If you're an email marketer, you've probably learned one hard truth: Your executive management doesn't care about email as much as you do.
These C-Suite executives are more concerned about the issues that affect the company bottom line, such as revenue, customer retention, profit margins, return on budget investment, costs to deliver products and support customers, customer acquisition costs, lead flow and more.
Your email program either does or can affect these critical aspects, but you have to use the most relevant metrics to tell that story. Think outside the box of familiar metrics such as open and click rates. Work with other departments to find ways to measure how email contributes to their areas.
So your last campaign drew a company-best open rate? Yawn. Only you care. Tell management instead that since incorporating FAQs and product tips in your email program, you've reduced the number of calls to customer support by 15 percent. Now you've got their attention.
You don't have to abandon your other metric approaches, because you need them to understand how your program is performing and where you can make improvements. But many marketers spend most of their time benchmarking their email performance instead of using metrics to measure how their email program affects management's key concerns.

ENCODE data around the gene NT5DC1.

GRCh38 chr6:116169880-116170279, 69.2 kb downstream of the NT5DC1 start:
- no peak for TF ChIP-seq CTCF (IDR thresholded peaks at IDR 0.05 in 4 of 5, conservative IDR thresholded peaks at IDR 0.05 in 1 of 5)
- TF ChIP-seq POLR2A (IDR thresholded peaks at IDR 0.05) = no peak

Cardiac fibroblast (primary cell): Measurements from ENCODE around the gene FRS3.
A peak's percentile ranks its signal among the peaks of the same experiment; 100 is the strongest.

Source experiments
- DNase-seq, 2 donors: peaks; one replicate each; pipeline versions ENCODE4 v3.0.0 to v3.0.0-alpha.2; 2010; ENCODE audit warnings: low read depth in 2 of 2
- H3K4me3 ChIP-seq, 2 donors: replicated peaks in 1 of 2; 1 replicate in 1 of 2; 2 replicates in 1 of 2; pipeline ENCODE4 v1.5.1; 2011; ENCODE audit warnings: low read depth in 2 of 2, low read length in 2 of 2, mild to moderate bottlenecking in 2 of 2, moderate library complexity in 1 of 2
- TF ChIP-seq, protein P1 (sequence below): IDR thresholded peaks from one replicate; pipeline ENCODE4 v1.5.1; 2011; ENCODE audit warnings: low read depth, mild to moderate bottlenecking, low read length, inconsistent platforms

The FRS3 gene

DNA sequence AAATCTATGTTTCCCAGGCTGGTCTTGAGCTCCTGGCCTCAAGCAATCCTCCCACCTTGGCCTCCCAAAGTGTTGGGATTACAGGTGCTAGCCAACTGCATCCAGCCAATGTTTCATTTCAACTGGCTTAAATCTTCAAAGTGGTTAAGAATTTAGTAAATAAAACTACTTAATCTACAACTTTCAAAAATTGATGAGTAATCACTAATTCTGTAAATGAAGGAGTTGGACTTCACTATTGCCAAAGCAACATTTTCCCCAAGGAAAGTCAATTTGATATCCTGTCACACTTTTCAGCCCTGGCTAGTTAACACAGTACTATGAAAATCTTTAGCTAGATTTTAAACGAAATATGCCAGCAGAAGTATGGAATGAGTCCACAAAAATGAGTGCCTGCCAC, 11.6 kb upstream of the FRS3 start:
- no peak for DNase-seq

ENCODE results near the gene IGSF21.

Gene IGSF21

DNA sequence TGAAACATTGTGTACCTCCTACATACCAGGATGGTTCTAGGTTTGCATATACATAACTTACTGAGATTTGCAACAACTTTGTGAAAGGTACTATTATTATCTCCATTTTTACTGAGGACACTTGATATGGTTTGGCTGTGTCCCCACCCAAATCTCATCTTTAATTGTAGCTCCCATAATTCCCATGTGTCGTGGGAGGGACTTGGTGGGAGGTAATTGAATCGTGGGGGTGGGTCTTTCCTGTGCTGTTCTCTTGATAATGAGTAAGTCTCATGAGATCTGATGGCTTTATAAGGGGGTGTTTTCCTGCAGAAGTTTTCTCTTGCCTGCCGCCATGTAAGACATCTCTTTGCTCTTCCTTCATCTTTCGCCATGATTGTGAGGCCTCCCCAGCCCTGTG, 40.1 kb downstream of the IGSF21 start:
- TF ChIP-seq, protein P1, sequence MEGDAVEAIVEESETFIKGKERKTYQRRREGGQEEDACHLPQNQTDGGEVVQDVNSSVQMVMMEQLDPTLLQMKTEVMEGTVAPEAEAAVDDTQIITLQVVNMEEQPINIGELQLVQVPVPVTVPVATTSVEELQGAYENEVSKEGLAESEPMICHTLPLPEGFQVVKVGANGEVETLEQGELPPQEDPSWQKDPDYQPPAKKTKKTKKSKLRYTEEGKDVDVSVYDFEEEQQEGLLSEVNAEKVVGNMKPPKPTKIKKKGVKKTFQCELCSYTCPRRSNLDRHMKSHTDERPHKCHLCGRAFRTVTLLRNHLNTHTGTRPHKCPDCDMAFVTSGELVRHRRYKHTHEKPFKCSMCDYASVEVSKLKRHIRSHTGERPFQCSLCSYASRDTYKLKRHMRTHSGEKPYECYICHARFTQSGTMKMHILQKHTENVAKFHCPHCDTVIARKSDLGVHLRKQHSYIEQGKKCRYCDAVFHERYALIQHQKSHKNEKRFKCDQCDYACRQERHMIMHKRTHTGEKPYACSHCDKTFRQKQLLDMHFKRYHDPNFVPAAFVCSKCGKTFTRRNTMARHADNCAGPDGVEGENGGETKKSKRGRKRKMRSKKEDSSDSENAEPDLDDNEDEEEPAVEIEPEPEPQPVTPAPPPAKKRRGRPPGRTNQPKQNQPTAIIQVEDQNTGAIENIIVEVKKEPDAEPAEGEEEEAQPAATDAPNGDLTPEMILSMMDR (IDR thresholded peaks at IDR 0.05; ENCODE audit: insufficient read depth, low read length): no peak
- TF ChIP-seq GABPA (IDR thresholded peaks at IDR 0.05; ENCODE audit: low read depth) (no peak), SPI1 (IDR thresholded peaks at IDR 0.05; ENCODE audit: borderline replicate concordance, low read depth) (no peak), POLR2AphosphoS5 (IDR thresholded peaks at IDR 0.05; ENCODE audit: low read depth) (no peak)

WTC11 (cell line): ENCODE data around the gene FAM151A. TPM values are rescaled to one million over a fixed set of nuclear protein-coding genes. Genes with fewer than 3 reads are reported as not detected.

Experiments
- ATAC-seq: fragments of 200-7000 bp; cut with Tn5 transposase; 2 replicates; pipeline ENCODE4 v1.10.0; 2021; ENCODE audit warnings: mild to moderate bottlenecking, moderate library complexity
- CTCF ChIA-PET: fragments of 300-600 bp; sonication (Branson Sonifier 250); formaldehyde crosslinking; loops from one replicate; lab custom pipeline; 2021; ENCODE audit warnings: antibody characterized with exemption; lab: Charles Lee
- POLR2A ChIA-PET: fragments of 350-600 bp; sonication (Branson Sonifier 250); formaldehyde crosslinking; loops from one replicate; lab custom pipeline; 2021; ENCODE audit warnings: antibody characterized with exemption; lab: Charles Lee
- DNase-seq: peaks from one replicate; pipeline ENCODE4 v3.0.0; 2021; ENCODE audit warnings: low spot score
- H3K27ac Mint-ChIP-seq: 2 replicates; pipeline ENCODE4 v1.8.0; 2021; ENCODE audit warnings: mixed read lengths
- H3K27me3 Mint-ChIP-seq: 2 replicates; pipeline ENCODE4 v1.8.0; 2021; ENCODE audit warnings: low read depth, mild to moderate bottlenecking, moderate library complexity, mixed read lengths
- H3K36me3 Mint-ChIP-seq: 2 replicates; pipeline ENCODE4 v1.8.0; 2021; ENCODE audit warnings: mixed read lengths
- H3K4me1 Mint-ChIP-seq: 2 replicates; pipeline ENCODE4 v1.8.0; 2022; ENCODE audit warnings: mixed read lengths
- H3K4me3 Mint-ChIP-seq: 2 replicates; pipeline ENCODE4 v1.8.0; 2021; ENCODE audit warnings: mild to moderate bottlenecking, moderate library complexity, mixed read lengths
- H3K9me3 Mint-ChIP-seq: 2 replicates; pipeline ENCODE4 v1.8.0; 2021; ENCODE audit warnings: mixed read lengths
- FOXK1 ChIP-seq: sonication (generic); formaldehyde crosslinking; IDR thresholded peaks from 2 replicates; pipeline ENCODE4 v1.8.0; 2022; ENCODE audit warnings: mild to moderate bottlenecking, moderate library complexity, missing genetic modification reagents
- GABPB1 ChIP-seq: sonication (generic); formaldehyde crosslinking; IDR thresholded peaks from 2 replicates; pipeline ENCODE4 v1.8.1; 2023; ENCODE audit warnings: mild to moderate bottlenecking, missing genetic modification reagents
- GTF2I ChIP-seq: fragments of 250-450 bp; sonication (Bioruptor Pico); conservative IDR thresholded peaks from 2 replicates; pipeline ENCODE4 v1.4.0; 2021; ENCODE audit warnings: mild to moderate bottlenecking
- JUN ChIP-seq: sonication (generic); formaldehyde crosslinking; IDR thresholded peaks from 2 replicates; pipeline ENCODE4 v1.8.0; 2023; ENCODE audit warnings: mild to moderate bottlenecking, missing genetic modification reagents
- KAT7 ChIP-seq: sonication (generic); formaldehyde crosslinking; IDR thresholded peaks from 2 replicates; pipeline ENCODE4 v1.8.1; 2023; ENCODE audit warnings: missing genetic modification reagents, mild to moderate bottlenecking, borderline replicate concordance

Email Performance and Company Goals
Email metrics fall into two general categories: "process" metrics that measure your email program's performance currently and over time, and "output" metrics, which measure how your email program contributes to your company's strategic marketing and business goals.
You employ both kinds of metrics in four basic measurement approaches:
- Analyze performance of a single message or campaign and diagnose problems.
- Gain insights into customer/subscriber behavior that can help you deliver more relevant messages.
- Benchmark your program against your peers or your own past performance.
- Measure your email program's performance against specific marketing or company goals.
(See my latest Email Insider column, "Are You Using the Right Metrics?" for a complete explanation.)
Most of these uses of metrics measure email processes, such as deliverability rate, open or click rate, or list churn. Unfortunately, this seems to be where most email marketers focus their measurement efforts.
Instead, spend more time measuring your email program against company goals. When you can show how email helps solve some of your company's most pressing concerns, you speak the language your executives understand. Your reward is increased management mindshare and resources.
For further information on key email metrics, download the new Silverpop white paper, "Beyond Opens and Clicks: 5 Email Metrics to Boost Results and Prove Your Worth."